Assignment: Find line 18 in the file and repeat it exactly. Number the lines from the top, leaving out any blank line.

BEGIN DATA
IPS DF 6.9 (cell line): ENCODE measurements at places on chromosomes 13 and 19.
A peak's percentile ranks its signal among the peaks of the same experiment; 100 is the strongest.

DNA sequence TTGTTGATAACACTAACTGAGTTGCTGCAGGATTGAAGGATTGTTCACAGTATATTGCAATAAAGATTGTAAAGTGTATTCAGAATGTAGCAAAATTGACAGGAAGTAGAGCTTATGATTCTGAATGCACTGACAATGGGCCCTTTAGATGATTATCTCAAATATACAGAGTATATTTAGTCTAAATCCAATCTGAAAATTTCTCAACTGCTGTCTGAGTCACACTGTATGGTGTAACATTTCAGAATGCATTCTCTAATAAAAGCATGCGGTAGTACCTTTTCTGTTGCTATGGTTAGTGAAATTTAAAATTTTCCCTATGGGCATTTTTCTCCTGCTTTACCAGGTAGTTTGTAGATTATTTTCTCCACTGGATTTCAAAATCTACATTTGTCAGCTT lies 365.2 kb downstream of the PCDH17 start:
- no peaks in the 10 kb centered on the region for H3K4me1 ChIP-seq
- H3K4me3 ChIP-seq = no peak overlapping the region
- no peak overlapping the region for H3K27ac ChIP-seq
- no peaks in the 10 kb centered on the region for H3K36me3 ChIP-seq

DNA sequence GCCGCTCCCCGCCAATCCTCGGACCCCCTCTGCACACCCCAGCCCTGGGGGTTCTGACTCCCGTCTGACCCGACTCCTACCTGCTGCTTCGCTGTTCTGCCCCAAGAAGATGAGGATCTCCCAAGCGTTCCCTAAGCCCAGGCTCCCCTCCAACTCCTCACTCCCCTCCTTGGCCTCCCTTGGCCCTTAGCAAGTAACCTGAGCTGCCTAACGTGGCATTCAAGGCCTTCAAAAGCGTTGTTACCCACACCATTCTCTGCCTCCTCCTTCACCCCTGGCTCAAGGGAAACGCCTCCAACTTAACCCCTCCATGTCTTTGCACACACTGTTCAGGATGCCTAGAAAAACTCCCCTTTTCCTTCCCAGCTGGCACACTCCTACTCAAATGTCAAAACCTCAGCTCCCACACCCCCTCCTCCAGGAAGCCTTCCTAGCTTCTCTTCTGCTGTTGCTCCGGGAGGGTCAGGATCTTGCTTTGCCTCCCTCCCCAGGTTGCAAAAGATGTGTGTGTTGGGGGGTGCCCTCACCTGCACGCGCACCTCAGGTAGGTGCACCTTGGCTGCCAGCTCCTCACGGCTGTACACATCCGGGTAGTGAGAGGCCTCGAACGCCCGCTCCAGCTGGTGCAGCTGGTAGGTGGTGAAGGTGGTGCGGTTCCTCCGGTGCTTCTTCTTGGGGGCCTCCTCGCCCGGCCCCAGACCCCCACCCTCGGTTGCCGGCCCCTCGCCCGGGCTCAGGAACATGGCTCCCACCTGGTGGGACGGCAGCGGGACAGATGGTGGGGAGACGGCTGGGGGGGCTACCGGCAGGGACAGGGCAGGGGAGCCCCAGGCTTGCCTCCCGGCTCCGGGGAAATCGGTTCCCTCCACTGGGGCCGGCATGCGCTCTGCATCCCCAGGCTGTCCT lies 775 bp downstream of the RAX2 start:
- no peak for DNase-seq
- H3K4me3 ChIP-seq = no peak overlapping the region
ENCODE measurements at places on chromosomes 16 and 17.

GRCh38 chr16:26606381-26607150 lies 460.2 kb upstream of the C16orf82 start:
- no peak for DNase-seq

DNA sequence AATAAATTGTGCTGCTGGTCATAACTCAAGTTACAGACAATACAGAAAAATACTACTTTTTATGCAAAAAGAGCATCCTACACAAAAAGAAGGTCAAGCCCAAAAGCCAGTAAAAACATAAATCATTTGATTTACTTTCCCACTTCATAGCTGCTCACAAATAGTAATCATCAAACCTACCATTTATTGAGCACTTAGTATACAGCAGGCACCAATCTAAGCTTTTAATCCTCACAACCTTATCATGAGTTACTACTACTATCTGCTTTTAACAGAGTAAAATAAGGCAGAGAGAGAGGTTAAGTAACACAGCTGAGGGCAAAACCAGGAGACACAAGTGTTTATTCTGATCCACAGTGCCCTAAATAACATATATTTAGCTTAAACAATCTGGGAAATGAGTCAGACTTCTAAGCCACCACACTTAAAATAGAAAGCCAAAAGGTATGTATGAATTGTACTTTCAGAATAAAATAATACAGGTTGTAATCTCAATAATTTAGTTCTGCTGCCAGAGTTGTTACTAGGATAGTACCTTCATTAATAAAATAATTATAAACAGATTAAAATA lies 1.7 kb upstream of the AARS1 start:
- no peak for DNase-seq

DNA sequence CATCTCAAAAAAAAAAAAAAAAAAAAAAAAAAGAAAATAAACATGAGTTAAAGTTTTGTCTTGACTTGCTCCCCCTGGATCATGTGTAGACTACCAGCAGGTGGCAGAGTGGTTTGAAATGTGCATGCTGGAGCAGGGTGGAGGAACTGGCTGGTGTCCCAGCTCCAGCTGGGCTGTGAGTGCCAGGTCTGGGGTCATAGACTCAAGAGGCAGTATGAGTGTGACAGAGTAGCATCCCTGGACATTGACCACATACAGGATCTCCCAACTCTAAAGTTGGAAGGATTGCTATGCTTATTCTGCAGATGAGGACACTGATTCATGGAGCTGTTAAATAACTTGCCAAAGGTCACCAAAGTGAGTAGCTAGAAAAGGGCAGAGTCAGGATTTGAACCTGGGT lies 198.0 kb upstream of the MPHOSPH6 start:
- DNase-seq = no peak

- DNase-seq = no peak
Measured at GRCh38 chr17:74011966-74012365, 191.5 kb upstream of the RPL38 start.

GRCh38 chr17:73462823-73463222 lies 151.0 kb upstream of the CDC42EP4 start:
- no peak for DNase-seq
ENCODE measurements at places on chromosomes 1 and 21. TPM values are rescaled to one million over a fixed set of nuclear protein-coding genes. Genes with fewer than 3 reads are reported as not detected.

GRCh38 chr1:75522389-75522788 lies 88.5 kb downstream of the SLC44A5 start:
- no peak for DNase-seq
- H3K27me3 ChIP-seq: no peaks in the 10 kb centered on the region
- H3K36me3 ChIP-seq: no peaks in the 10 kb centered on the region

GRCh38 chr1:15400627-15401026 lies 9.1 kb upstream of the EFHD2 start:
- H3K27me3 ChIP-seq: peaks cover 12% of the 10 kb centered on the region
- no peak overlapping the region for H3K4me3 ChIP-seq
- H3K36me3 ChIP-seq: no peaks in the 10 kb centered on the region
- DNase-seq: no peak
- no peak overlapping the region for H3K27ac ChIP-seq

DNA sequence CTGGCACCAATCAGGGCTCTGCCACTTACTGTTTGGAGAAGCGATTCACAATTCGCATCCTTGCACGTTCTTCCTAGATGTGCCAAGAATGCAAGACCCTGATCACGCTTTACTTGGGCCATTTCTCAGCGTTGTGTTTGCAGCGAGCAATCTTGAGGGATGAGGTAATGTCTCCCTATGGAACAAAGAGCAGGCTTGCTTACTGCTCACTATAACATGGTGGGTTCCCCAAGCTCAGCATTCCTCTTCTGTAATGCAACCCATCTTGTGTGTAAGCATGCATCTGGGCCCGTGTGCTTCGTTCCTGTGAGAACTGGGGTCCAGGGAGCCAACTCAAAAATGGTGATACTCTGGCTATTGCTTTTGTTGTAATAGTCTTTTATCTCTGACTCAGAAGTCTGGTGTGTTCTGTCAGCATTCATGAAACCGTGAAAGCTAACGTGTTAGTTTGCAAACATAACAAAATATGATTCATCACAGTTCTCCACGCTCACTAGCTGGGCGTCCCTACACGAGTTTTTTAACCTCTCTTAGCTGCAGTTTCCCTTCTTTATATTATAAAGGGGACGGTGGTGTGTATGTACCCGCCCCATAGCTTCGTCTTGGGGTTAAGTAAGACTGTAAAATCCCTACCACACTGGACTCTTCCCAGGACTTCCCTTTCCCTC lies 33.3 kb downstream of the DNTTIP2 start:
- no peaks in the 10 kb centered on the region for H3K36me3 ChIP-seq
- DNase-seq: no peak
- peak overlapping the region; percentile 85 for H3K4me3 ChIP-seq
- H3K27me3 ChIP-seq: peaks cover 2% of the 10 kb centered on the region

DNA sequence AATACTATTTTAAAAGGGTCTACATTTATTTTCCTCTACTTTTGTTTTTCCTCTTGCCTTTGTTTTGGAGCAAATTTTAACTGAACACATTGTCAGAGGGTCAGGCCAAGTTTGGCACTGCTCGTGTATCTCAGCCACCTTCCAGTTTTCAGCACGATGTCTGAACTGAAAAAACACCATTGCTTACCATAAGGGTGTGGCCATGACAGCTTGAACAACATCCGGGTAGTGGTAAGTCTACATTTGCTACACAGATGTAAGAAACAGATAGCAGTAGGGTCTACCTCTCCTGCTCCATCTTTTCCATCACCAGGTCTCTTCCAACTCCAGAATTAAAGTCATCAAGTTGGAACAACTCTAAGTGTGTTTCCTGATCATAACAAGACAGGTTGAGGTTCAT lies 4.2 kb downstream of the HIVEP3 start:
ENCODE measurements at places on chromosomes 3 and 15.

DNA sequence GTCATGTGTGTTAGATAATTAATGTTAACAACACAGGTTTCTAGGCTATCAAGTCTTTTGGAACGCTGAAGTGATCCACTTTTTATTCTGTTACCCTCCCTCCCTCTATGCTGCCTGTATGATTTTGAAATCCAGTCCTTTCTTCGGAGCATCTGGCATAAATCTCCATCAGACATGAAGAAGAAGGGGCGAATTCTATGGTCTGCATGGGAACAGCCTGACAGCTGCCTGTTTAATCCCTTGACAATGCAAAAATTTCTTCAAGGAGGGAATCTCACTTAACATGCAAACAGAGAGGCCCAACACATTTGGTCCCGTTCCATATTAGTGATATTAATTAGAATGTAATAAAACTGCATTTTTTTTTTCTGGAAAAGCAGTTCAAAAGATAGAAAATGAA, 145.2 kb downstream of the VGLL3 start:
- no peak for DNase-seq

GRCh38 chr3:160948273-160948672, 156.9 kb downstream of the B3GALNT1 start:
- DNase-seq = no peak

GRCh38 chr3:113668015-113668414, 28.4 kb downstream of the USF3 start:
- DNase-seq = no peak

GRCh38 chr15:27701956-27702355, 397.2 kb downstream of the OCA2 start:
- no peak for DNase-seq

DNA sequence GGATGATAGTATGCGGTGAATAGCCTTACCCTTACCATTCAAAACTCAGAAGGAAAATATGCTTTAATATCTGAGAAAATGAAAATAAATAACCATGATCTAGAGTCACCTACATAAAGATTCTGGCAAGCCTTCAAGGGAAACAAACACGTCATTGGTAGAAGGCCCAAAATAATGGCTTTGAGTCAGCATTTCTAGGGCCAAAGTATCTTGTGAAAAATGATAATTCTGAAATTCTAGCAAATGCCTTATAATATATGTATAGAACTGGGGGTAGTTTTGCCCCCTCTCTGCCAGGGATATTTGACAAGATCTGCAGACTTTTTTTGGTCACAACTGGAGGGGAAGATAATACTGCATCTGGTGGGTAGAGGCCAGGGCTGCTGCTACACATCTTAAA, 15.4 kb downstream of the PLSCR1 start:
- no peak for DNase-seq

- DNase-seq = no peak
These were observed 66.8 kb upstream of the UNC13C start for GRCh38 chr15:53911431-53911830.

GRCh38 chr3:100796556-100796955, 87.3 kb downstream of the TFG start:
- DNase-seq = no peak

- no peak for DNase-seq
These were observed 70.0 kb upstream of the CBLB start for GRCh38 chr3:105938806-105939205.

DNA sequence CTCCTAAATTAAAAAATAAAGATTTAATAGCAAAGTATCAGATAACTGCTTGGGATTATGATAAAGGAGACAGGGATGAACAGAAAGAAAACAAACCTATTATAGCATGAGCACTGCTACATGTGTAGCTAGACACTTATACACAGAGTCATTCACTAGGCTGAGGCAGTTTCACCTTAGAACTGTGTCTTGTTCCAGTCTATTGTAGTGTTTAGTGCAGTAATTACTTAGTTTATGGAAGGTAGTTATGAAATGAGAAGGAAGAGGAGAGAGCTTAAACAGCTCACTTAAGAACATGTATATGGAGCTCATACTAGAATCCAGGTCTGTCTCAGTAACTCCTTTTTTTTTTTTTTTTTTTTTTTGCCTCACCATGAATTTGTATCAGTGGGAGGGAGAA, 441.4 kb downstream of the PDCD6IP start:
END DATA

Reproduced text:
- DNase-seq = no peak